ORGANICALLY GROWN COTTON
In California, out of 70,000 acres enrolled in the California Certified Organic Farmer (CCOF) program this past year, only about 500 were cotton (as compared to about 11,000 for grapes, for example). However, CCOF Executive Director Bob Scowcroft expects organic cotton acreage to double next year. Demand continues to outstrip supply as the level of interest among buyers is high. Scowcroft adds, "The first few farmers who are now growing cotton organically are the pioneers. The next 100 will be entrepreneurs."
In Texas, 40 acres of cotton were grown organically in 1990. By 1991, acreage for organic and transitional cotton had increased to 500 acres and is expected to reach 1,500 or more in 1992. The Texas Department of Agriculture's organic cotton certification program include standards for certifying cotton throughout the ginning and milling processes, so that end products, as well as raw fiber, can be certified as organic.
Most organic cotton farmers in Texas farm on the High Plains, where early freezes provide natural defoliation and drought provides a natural growth regulator. Some farmers are reviving older farming methods to control weeds and pests and to fertilize their land. For example, manure can be used for fertilizer, soaps can help control pests. Organic farmers will be combining these "old-fashioned" methods with the latest in biotechnology, biocontrol insects, Bacillus thuringiensis, and other genetic engineering, for example. Principles of integrated pest management and integrated crop management are necessary for a successful organic farming system.
Some farmers have expressed interest in planting acreage in organic cotton because of the premium price it fetches: between US $1.75 and US $1.95 per pound for varieties grown in California, and between US $1.00 and US $1.35 for Texas varieties. This premium reflects the relatively scarce supply and relatively high demand for organic cotton now, as well as the initial costs of conversion to organic methods.
The higher price for organic cotton also reflects the extra attention required of producers and processors in keeping it isolated during storage, handling, and shipping and in cleaning chemicals such as boric acid out of equipment used to process regular cotton.
John Price of Texas Tech University's International Center for Textile Research and Development says interest in organic cotton has accelerated in the past year or so. Some companies are interested principally in profits while others are genuinely concerned about the health of the environment. A tremendous stimulus to the fledgling organic cotton niche comes from Europe, where consumer awareness of environmental problems has created the market for environmentally friendly products.
Several companies are offering lines of clothing or home textiles in organic or "natural" cotton. Some of these are small businesses that market their products through "ecostores" or mail-order catalogs that carry a variety of environmentally friendly products. Others are large, well- known textile or clothing companies that have added organic or "natural" lines.
Fieldcrest Cannon's new line of environmentally friendly products: unbleached, undyed, untreated 100% cotton sheets, towels, and kitchen linens were added to existing product lines. These products started selling rather slowly, but have picked up considerably as consumer education and awareness have increased. The company expects these products to be a good four to five percent of their total market.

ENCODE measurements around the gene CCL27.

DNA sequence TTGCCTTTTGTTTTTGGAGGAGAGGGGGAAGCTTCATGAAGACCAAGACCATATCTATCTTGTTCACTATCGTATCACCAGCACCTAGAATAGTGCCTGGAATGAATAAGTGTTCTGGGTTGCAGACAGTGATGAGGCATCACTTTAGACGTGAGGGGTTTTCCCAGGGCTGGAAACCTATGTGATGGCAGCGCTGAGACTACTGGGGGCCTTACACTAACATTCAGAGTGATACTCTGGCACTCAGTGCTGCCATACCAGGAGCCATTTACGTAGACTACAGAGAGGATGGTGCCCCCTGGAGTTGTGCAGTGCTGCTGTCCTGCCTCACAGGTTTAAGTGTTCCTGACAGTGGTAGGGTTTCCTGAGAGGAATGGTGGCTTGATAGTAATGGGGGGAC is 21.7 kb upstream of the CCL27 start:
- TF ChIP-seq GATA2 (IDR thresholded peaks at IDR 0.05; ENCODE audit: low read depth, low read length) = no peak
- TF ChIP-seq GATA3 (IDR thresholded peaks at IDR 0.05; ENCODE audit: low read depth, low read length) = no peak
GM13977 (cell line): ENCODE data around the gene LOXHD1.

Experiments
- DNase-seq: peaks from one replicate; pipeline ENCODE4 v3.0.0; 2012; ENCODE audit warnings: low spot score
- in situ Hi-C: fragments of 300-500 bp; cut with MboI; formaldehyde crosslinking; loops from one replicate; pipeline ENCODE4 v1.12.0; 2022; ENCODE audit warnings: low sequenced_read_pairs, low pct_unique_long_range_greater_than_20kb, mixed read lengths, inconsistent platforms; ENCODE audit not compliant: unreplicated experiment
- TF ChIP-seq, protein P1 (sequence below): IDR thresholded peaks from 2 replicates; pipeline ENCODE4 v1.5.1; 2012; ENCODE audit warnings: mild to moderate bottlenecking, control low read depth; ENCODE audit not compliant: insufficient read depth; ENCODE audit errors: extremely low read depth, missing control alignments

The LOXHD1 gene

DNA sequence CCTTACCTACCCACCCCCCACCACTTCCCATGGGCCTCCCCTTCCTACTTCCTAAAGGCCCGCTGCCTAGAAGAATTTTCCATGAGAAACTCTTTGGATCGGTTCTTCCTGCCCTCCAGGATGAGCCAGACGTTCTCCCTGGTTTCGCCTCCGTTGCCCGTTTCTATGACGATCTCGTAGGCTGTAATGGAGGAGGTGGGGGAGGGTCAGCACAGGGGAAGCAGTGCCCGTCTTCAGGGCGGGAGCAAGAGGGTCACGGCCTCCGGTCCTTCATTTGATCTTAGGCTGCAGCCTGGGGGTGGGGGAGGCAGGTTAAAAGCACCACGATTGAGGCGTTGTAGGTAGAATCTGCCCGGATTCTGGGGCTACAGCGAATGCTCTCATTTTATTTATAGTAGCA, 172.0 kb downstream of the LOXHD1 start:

Cotton grown organically and handpicked in Turkey is being sold to Danish textile manufacturer Novotex A/S, which, along with Dutch company Bo Weevil BV, is manufacturing organic cotton T-shirts. European demand for organic cotton products is expected to grow, so U.S. suppliers may be able to export organic cotton competitively with suppliers like Turkey.
Burlington Knitted Fabrics is another major textile manufacturer that has introduced a line of cotton knits that are "gentler to the environment." While these GREENVISTA cotton knits are not made with organic cotton, they are processed and packaged without formaldehyde.
Smith & Hawken, a garden supply and apparel catalog company, is currently offering naturally colored cotton items and will soon add organic cotton items to their line. Earthlings reports that about 20% of their infantwear products are made with organic cotton, and are selling well. Backstage Issue offers "Green Cotton Environment" tee- shirts as well as pants, shirts, shorts, and denim made from cotton grown organically in Arizona. Seventh Generation company, which sells environmentally friendly products, includes items made with organic cotton.
Esprit is another major company that offers apparel lines made with organic or "clean" cotton. Esprit International sells clothing in 35 countries, and 80% of its products are made with cotton. Lynda Grose, head designer of Esprit's Ecollection, would like all the cotton it purchases to be organic.
One of the markets that first sparked interest in organic cotton was bedding for chemically sensitive and highly allergic people. "Natural" bedding continues to form an important part of the organic cotton niche. Pure Podunk, Inc. in Vermont is an example of the several companies that are selling bedding made with organic cotton and wool.
Because products made with organic or untreated cotton are just beginning to come on the market, it is difficult to predict their long-term success. Manufacturers and retailers who have conducted market research and tracked consumer trends tend to be optimistic.
Organic fibers, like organic food, will probably remain a small but viable segment of the market. Because concern for the environment represents a major shift in values rather than merely a consumer fad, this niche in the natural fibers market looks promising.
Written by: Julia Kveton Apodaca
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